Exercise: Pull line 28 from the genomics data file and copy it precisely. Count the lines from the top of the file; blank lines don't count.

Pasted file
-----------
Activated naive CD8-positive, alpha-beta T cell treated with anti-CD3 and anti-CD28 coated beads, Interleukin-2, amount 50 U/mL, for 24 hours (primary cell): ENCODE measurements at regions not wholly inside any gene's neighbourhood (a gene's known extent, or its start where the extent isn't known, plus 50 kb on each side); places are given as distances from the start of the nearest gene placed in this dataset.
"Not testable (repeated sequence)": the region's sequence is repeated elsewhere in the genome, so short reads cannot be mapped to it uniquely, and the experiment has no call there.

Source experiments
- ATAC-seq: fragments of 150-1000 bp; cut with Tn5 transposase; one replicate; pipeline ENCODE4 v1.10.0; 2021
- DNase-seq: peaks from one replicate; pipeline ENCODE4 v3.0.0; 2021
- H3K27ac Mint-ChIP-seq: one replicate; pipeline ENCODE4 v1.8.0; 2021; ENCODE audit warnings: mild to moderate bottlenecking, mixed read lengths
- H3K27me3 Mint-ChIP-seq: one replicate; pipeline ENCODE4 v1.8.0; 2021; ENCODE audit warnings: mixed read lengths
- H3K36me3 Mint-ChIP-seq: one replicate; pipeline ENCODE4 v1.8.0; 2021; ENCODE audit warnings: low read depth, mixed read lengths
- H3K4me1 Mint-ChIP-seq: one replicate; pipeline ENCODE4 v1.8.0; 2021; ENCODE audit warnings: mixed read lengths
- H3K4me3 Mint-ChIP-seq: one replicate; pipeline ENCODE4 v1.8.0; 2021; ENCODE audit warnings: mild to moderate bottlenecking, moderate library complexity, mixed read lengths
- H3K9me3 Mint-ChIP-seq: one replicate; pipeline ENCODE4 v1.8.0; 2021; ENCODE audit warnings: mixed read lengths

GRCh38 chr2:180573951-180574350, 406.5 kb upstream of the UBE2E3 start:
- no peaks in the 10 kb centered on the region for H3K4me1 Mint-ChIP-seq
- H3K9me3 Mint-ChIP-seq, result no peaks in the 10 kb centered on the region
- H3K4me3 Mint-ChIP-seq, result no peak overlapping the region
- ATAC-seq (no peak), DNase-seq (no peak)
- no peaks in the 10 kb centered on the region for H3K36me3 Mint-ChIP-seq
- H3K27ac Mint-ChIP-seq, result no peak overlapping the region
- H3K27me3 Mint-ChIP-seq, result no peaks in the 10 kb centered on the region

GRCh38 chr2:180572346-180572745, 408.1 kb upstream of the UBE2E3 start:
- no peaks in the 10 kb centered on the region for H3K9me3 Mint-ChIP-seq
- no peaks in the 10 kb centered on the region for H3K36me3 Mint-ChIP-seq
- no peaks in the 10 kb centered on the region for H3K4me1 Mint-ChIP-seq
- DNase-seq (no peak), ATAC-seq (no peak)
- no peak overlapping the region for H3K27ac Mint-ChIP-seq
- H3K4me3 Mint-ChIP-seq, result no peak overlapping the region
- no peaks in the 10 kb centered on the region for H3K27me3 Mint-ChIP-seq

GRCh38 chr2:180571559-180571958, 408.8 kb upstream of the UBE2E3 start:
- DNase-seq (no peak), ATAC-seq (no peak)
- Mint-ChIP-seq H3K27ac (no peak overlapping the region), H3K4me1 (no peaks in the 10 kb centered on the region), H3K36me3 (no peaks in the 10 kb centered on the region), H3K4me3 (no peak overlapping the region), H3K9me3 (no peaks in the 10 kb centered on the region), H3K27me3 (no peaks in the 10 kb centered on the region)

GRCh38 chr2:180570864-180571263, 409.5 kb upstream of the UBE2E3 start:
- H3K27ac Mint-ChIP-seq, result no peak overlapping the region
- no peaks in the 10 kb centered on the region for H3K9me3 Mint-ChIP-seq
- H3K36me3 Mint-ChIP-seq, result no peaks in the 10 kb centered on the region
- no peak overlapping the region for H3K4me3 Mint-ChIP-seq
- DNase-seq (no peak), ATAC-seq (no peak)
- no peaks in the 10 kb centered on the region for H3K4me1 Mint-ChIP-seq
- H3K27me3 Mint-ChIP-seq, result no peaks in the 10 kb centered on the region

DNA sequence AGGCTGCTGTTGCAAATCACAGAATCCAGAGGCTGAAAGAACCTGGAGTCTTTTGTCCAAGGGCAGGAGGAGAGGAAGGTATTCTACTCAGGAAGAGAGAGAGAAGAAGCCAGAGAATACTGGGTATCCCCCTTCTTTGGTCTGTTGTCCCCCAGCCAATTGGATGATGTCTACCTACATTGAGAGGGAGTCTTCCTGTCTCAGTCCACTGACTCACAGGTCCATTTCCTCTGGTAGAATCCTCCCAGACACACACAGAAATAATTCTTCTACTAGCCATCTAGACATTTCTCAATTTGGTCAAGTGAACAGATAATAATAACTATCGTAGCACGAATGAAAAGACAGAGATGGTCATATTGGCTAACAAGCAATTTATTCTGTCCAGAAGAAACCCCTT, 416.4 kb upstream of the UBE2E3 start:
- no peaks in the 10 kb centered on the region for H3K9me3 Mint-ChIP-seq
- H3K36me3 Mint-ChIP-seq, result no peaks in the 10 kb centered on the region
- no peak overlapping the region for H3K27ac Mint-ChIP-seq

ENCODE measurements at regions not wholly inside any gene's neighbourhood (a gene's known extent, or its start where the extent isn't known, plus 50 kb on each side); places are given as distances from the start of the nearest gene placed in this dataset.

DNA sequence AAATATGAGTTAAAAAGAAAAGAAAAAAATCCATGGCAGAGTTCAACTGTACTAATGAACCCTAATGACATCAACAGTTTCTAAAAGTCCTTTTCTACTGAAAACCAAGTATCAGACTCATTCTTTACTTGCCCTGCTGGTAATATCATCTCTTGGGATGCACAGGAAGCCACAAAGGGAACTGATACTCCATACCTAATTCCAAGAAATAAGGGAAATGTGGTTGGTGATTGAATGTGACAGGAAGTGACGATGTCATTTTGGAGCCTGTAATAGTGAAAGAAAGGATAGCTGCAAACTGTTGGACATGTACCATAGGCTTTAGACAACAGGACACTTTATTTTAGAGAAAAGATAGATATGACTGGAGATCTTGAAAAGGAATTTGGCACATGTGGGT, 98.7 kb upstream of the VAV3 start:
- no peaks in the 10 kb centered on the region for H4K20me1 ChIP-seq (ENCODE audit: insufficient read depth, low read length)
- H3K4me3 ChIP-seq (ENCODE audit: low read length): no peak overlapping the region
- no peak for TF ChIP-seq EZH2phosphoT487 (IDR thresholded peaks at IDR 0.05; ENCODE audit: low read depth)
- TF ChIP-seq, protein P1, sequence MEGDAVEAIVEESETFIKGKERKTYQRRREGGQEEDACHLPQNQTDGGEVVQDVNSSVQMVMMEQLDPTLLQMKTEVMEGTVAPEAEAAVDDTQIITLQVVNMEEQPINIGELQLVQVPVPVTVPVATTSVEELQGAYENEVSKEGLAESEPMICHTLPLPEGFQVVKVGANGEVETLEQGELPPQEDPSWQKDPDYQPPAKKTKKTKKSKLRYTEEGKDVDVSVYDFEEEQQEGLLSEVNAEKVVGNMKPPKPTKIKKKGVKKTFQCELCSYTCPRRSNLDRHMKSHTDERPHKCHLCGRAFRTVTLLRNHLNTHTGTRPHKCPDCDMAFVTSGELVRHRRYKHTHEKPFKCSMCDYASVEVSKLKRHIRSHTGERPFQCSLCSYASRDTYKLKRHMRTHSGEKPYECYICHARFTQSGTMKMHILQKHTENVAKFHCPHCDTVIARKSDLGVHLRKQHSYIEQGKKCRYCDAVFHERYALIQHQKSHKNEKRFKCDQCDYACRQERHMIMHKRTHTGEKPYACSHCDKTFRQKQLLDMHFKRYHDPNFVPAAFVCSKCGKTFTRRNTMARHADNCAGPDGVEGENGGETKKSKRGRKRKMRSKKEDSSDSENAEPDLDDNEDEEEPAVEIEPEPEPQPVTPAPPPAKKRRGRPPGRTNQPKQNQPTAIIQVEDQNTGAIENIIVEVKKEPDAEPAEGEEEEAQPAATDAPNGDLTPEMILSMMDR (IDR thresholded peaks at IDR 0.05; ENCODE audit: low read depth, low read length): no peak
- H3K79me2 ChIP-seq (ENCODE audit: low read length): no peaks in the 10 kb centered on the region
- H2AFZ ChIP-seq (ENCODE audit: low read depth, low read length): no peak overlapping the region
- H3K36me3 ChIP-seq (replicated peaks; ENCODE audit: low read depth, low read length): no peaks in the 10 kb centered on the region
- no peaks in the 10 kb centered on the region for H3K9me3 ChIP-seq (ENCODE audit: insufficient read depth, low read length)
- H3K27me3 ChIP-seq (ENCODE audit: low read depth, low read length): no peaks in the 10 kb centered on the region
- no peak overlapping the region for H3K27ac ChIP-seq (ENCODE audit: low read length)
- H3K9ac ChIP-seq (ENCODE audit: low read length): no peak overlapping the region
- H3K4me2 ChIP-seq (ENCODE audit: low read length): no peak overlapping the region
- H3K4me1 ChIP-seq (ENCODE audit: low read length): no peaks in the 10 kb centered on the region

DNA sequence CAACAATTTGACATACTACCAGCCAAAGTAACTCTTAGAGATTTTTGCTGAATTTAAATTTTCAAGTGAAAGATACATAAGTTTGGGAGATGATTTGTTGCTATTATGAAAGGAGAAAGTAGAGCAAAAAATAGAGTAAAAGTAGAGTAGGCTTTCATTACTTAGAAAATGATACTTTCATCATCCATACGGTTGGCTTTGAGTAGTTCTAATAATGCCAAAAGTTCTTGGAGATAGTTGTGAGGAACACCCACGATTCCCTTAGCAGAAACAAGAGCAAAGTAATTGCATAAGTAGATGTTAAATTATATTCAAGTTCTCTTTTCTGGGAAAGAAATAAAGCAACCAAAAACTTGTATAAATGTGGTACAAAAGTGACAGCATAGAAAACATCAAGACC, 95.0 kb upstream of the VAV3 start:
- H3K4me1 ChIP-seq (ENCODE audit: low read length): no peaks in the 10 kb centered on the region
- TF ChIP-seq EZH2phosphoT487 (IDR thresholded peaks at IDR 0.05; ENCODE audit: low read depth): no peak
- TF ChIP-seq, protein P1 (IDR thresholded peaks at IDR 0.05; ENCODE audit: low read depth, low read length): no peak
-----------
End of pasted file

GRCh38 chr2:180571559-180571958, 408.8 kb upstream of the UBE2E3 start: